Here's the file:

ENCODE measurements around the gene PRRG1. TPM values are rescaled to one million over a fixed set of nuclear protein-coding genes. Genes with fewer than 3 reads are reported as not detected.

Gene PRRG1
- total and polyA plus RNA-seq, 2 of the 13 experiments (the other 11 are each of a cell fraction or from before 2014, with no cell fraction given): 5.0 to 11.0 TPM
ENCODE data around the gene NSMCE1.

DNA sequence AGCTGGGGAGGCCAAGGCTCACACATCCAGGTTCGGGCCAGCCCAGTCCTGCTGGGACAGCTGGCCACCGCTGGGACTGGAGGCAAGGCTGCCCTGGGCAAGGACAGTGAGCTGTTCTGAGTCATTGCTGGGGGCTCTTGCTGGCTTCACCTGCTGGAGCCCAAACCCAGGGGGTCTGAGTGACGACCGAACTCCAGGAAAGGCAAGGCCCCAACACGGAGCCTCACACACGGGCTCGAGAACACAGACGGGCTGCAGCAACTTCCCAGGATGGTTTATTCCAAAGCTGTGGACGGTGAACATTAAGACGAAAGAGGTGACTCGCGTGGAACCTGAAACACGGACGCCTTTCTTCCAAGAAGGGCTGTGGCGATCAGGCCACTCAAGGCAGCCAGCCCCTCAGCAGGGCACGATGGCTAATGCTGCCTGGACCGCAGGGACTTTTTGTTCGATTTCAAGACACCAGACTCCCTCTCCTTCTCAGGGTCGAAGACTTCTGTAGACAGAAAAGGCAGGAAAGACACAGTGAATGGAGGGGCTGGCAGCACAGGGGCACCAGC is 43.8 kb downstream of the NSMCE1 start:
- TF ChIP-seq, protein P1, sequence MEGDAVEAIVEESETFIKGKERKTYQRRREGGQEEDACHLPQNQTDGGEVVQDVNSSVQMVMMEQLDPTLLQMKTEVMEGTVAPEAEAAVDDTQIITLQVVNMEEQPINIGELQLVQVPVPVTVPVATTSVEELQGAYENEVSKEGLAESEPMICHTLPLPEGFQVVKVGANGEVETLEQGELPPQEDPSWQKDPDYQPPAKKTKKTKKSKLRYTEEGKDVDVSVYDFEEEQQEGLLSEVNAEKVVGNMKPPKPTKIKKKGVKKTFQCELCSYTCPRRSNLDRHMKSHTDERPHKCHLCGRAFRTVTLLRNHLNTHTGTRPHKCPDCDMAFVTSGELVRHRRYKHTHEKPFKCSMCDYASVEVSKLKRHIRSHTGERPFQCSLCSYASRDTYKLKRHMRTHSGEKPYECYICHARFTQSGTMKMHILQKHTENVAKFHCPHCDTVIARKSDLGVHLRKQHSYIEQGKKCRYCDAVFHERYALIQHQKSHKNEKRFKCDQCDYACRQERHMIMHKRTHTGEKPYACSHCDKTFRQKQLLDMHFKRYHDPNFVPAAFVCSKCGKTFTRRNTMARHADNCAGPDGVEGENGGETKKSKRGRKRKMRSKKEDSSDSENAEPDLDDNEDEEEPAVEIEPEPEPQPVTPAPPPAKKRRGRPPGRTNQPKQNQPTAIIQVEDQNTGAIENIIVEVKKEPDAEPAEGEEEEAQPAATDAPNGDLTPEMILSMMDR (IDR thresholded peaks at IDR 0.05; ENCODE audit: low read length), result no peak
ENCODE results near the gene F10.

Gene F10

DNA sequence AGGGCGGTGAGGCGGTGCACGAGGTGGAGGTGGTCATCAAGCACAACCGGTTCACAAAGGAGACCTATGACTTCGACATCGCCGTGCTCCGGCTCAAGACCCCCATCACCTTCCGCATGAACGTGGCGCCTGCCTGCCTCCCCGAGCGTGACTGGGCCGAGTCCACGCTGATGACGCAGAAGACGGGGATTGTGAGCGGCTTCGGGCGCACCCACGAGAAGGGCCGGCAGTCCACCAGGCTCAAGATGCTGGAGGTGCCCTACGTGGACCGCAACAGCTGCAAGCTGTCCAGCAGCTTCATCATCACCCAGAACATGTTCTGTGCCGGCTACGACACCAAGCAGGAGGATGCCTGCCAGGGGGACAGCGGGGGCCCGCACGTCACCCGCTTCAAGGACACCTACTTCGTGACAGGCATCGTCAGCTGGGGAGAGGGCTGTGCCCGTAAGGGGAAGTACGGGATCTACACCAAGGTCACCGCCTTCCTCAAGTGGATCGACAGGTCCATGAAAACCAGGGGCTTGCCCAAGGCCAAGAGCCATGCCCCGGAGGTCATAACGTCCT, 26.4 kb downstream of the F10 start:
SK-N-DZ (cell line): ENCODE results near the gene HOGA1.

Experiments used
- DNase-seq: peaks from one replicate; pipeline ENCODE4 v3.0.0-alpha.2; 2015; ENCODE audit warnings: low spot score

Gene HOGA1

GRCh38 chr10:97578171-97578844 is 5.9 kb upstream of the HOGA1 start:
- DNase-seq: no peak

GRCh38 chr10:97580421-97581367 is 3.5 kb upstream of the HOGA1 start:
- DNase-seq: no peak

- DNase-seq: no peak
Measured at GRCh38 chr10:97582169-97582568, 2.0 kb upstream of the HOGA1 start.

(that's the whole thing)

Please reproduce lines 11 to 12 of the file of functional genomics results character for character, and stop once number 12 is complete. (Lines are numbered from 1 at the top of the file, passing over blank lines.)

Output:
Experiments used
- DNase-seq: peaks from one replicate; pipeline ENCODE4 v3.0.0-alpha.2; 2015; ENCODE audit warnings: low spot score